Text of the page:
Baxalta Incorporated is a $6 billion global biopharmaceutical leader developing, manufacturing, and commercializing therapies for orphan diseases and underserved conditions in hematology, oncology, and immunology. Driven by passion to make a meaningful impact on patients’ lives, Baxalta’s broad and diverse pipeline includes biologics with novel mechanisms and advanced technology platforms such as gene therapy. The Baxalta Global Innovation and R&D Center is located in Cambridge, Massachusetts. Launched in 2015 following separation from Baxter International, Baxalta’s heritage in biopharmaceuticals spans decades. Baxalta’s therapies are available in more than 100 countries and it has advanced biological manufacturing operations across 12 facilities, including state-of-the-art recombinant production and plasma fractionation. Headquartered in Northern Illinois, Baxalta employs 16,000 employees worldwide.
About Positive Exposure
Positive Exposure, an innovative arts, education, and advocacy organization working with individuals living with genetic difference, was founded by the award-winning photographer, Rick Guidotti. Positive Exposure utilizes the visual arts to significantly impact the fields of genetics, mental health, and human rights, by exploring the social and psychological experiences of people living with genetic conditions of all ages and ethno-cultural heritages. This impressive and powerful collection of imagery, film, and narratives celebrates the richness and beauty of human diversity and dignity. Positive Exposure provides new opportunities to see individuals living with a difference, first and foremost, as human beings, rather than as a specific diagnosis or disease. Positive Exposure’s premiere exhibit debuted in June 2001 at the People’s Genome Celebration at the Smithsonian National Museum of Natural History, and continues to exhibit in galleries, museums, and public arenas internationally.
1 Gatta G, Ciccolallo L, Capocaccia R, et al. Survival from rare cancer in adults: a population-based study. The Lancet 2006;7(20): 132-140. Retrieved from: http://www.ncbi.nlm.nih.gov/pubmed/16455477?ordinalpos=3&itool=EntrezSystem2.PEntrez.Pubmed.Pubmed_ResultsPanel.Pubmed_RVDocSum. Accessed on May 12, 2016.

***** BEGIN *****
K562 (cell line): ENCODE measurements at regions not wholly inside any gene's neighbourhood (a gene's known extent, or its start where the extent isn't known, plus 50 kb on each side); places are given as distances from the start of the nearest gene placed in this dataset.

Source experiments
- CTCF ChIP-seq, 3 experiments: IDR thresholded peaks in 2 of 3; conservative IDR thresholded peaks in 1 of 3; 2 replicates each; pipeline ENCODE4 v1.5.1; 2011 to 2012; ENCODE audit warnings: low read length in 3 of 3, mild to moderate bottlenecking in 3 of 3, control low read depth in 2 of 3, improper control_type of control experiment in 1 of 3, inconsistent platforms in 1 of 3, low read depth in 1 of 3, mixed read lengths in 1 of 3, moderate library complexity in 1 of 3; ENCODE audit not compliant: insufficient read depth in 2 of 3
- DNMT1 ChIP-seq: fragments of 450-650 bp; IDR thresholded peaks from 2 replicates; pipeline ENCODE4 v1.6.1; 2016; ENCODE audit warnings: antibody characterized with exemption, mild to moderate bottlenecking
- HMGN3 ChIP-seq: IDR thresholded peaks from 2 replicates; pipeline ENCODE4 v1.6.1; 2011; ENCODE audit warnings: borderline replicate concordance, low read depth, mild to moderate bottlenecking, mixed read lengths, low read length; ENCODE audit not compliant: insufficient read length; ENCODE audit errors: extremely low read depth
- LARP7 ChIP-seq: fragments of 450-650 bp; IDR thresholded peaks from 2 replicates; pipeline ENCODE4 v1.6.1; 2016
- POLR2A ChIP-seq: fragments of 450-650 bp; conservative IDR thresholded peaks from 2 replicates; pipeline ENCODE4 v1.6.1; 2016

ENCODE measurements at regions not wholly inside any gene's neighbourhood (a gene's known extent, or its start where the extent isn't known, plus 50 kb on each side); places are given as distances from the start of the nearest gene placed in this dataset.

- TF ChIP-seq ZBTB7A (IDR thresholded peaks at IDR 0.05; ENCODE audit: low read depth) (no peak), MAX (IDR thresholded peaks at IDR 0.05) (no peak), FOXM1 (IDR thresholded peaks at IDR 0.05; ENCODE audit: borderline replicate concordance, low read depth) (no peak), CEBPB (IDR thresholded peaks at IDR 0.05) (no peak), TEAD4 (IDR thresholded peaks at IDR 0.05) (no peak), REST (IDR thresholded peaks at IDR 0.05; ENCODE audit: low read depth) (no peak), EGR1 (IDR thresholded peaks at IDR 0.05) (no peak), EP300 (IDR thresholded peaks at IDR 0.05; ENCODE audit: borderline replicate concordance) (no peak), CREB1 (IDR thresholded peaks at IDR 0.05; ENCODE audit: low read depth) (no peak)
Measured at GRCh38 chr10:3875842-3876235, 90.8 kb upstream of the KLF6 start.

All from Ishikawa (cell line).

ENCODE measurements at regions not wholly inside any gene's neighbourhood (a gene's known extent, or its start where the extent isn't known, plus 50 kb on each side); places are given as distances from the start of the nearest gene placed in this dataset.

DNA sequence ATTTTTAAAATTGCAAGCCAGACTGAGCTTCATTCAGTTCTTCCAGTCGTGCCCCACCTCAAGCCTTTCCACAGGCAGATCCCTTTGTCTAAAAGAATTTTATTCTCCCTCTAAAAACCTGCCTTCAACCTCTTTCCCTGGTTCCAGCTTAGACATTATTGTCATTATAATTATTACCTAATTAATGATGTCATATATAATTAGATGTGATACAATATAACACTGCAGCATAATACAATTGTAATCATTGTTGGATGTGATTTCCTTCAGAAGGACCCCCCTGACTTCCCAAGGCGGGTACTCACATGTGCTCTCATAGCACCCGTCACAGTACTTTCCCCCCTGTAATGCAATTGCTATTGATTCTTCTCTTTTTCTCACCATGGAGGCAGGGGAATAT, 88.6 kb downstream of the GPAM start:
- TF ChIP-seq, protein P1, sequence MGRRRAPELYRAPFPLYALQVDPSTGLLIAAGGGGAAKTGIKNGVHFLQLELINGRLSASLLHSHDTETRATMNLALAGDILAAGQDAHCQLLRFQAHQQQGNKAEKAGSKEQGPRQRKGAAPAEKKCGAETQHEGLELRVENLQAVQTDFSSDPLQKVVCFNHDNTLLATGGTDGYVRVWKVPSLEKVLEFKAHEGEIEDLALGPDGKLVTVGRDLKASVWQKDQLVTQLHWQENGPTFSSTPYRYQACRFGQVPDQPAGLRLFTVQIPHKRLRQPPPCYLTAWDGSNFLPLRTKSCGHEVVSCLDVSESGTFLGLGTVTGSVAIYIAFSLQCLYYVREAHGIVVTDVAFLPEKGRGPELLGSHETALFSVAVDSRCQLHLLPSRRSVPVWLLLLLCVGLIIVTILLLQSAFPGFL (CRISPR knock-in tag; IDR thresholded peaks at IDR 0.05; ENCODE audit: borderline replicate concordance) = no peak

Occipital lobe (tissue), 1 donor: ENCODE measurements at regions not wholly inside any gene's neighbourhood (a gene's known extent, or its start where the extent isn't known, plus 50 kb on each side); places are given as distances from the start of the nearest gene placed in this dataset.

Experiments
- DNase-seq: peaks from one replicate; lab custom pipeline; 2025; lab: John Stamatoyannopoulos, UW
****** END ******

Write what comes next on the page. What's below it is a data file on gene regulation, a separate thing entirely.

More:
2 Rare Cancers Europe Website. The Burden and the Challenges of Rare Cancers. Retrieved from: http://www.rarecancerseurope.org/About-Rare-Cancers/The-Burden-and-the-Challenges-of-Rare-Cancers. Accessed on May 12, 2016
3 International Rare Cancers Initiative. The Lancet 2013;14;109-110. Retrieved from: http://www.eortc.org/irci/wp-content/uploads/2015/09/oncology.pdf. Accessed on May 12, 2016.
Attend AtlanticLIVE's "The Search for Answers"
Baxalta’s oncology division has partnered with Rick Guidotti of Positive Exposure to present Rare Cancer Illuminated: a View from Within, an exhibit about rare and underserved cancer communities. Through photography, the initiative aims to raise awareness and understanding of the unique challenges that underserved and rare cancer communities face, and encourage greater collaboration to achieve more efficient diagnoses, treatment, access, and support.
Ali Stunt, United Kingdom, Pancreatic Cancer Action. Pancreatic Cancer Action was founded by Stunt, who was diagnosed with the disease in 2010. Stunt is the chief executive officer of the organization, “There is greater awareness for pancreatic cancer, but survival has not improved. We need to be diagnosed earlier and in time for potentially curative surgery, and have equal and better access to care.”
Ellen Hooper, United States, Pediatric Hematologist/Oncologist. Hooper works in clinical development of oncology therapies for unmet medical needs, “I am driven by the patients and the families who I’ve treated all along the way. I want them to have options and a chance at living a full and prosperous life.”
Natalija Frank, MPH, Austria, PAN-Austria, (Patient Advocacy for Adolescents and young Adults with Neoplasia). PAN-Austria works to support adolescents and young adults with neoplasia. Frank, who lost her father to cancer at age 17, is also executive manager for clinical research and coordinating manager for patient and care affairs at the Comprehensive Cancer Center in Vienna, Austria, “I am very aware that cancer instills a sense of fear that no one wants to be confronted with, which can make the work of patient advocates difficult. We won’t stop raising awareness until people in countries around the world can access state-of-the-art treatment and necessary support.”
The Dover Brothers, United States, Ezra, Noah, Judah, and Josiah, an Acute Lymphoblastic Leukemia (ALL) Survivor. According to their parents, “Rare cancer can be an isolating experience because many do not know anyone else who has walked the same path, and therefore don’t understand the challenges they face. We’d like our story to offer hope for families who find themselves on that same path.”
Taylor Babcock, United States, Acute Lymphoblastic Leukemia (ALL) Survivor and Advocate. Babcock was diagnosed with ALL at age four, “You either let cancer hold you down and stand on top of you, or you use it as a platform to bring you up. Other kids living with cancer – they’re my drive for wanting to make my experience with cancer positive instead of letting it drag me down.”